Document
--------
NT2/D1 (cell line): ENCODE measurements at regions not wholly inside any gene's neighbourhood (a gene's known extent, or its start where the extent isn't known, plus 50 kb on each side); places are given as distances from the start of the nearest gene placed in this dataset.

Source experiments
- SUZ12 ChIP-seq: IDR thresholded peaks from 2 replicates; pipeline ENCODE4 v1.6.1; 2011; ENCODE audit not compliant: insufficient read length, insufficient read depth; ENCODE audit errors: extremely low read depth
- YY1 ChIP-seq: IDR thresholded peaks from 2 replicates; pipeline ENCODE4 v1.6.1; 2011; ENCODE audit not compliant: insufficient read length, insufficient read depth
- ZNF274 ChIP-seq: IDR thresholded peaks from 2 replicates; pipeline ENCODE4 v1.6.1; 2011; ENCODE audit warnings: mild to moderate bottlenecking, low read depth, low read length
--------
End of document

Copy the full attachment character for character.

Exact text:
NT2/D1 (cell line): ENCODE measurements at regions not wholly inside any gene's neighbourhood (a gene's known extent, or its start where the extent isn't known, plus 50 kb on each side); places are given as distances from the start of the nearest gene placed in this dataset.

Source experiments
- SUZ12 ChIP-seq: IDR thresholded peaks from 2 replicates; pipeline ENCODE4 v1.6.1; 2011; ENCODE audit not compliant: insufficient read length, insufficient read depth; ENCODE audit errors: extremely low read depth
- YY1 ChIP-seq: IDR thresholded peaks from 2 replicates; pipeline ENCODE4 v1.6.1; 2011; ENCODE audit not compliant: insufficient read length, insufficient read depth
- ZNF274 ChIP-seq: IDR thresholded peaks from 2 replicates; pipeline ENCODE4 v1.6.1; 2011; ENCODE audit warnings: mild to moderate bottlenecking, low read depth, low read length